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'Christian unity is not just a dream, it's a duty'

By Hugh Mccullum

The atmosphere was very much Latino, almost more of a Christian festival than the solemn proceedings of an ecumenical movement facing spiritual, membership and financial challenges. At its ninth Assembly, The World Council of Churches reaffirmed its reason for being: "The quest for the visible unity of the church remains at the heart of the WCC."

The Assembly, Feb. 14-23, went to Latin America for the first time in its 58-year history. The southern Brazilian city of Porto Alegre, famed for the activism of the Global Economic Forum, hosted a meeting of 4,000 participants from 120 countries.

The WCC ended its once-every-seven-years Assembly with calls to reach out to Roman Catholic, Pentecostal and evangelical churches that do not belong to the 340-member, Geneva-based Council. Members are currently drawn mainly from Protestant, Anglican and Eastern and Oriental Orthodox traditions.

Billed as a youth-oriented, activist assembly, with major presentations on global water shortages, poverty, environment, peace and war, the gathering of more than 700 official delegates made decisions without votes, using a consensus method for the first time.

Women and youth have usually been on the periphery of WCC decision-making. This time, 45 percent of the delegates were women. The greatest tension in the closing days was how to get more youth on the 150-member central committee, which runs the WCC between Assemblies. Youth up to 30 years of age wound up comprising just 15 percent of the membership on the central committee. The United Church's Carmen Rae Lansdowne, an Aboriginal youth currently studying at the Vancouver School of Theology, will join the central committee for its next seven-year term. In all, United Church delegates, participants, staff and visitors totalled more than 75.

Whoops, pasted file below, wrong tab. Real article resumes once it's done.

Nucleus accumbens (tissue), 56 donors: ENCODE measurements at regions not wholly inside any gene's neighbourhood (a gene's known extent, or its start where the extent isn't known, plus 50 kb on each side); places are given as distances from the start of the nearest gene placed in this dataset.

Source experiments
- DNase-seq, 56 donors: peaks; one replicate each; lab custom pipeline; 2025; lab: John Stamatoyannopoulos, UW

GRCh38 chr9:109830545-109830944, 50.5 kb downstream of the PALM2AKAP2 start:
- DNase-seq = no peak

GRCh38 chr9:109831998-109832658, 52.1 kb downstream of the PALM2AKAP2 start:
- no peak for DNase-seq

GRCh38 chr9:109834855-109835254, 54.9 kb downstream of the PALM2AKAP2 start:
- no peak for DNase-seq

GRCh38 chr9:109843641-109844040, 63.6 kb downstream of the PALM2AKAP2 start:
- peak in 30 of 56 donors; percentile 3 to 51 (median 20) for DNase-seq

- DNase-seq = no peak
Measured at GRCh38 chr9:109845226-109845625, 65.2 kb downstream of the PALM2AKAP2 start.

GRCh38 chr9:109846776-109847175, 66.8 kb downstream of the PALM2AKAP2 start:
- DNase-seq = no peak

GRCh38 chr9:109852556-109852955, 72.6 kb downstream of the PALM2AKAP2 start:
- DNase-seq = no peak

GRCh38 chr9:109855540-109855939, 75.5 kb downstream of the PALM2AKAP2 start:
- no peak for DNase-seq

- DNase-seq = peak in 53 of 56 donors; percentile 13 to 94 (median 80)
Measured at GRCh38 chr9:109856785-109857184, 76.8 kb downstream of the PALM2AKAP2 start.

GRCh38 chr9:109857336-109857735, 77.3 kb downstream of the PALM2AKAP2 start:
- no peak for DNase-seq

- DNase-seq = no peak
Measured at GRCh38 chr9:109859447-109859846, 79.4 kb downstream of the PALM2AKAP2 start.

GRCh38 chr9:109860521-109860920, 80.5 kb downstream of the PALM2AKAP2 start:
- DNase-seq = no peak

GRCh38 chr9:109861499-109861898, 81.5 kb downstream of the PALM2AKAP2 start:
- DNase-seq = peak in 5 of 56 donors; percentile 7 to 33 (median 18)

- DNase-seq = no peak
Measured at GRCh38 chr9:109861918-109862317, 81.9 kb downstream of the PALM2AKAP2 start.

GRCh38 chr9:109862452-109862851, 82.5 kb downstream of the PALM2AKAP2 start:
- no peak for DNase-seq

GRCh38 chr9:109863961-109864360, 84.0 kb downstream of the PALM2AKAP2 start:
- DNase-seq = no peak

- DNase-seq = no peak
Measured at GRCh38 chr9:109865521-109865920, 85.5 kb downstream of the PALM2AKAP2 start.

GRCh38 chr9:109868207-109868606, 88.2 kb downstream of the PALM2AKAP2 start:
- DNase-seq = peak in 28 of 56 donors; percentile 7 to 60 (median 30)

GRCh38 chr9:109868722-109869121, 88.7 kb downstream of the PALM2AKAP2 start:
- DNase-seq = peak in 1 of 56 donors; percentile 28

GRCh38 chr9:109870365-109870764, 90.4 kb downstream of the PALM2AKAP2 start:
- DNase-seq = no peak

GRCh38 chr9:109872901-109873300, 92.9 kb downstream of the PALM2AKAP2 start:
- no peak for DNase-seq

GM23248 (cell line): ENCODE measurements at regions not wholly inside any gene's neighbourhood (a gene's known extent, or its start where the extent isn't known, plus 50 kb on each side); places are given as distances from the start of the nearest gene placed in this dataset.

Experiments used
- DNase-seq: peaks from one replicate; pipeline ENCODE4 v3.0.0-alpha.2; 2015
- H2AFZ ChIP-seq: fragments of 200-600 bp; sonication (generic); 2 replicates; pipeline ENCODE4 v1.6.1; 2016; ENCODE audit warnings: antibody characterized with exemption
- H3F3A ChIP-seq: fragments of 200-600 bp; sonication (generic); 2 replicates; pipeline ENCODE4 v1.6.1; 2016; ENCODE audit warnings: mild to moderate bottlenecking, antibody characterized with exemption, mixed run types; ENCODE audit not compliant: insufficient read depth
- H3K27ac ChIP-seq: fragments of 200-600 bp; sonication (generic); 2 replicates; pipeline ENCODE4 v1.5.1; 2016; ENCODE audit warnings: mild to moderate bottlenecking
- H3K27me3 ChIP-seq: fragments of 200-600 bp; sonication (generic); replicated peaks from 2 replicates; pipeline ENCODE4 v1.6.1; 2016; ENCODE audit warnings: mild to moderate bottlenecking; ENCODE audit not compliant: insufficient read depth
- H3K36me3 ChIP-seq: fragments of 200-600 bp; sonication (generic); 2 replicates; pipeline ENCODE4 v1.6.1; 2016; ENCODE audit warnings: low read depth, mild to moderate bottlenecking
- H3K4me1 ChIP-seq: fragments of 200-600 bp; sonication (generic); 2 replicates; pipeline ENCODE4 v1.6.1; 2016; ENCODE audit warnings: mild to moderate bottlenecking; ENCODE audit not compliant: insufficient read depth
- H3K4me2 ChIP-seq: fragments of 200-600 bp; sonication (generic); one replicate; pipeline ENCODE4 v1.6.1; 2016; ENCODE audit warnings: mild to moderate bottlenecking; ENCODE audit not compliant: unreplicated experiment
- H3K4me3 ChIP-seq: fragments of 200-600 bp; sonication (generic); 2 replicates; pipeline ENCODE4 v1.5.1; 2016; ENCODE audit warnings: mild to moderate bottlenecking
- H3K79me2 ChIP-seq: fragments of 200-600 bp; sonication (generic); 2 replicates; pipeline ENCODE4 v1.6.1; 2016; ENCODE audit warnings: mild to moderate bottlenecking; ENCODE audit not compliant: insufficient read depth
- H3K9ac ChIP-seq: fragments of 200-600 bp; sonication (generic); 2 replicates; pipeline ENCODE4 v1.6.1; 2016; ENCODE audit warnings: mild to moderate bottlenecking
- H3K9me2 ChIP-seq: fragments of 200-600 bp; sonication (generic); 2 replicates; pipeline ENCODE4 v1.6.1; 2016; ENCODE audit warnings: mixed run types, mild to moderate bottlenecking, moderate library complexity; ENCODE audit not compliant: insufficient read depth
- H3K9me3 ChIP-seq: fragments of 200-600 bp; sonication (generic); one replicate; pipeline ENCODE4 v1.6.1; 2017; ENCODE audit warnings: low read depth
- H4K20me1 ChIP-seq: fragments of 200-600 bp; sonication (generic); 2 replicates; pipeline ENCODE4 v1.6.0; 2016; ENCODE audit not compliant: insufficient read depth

Most prominent among them was former United Church moderator Marion Best, retiring after serving 15 years on the executive committee and as vice-moderator of the central committee. To Best fell the difficult task of making consensus decision-making work among a whirling diversity of churches, bishops, patriarchs and plain Protestants, all with their own hierarchies and rulebooks.

Masterfully and profoundly, Best mixed spirituality and prayer, cajoling delegates to listen, explaining over and over the complicated system of showing support by coloured cards. Her patience, good humour and rare flashes of frustration held the unwieldy Assembly together and moving forward. Best's leadership and deep spirituality will be sorely missed at the Ecumenical Centre in Geneva.

. . .

The gathering urged an easing of Latin America's debt burden, describing it as "unjust, illegitimate and immoral," noting that according to UN statistics, 40 percent of Latin Americans live in poverty.

With Brazilian Lutheran Walter Altmann elected as moderator of the central committee, and with Kenyan Methodist Samuel Kobia as general secretary, participants said they will look to the WCC to articulate the voice of the global South in coming debates about globalization and economic injustice.

Some speakers noted that in addition to affecting economic relations, globalization is underscoring the WCC's task to promote Christian unity. "It is not only a dream," said Orthodox Archbishop Anastasios of Tirana and All Albania, one of the newly elected WCC presidents. "It is a duty and it is a necessity."

The Assembly was also the first meeting of the WCC's highest decision-making body since the election in 2005 of Cardinal Joseph Ratzinger as Pope Benedict XVI.

The Catholic Church does not belong to the WCC but co- operates with the Council in many areas, and, in a message to the assembly, Pope Benedict spoke of the need for a "solid partnership" with the WCC.

The mid-point of the WCC's Decade to Overcome Violence was marked by a 2,000-strong march through the streets of Porto Alegre led by Nobel Peace Prize laureates Archbishop Desmond Tutu and Adolfo Perez Esquivel of Argentina. "You know, they marched in Berlin, and the Berlin Wall fell," Tutu told the crowd. "They marched in South Africa, and apartheid fell. Now we march in Porto Alegre, and violence will end." *

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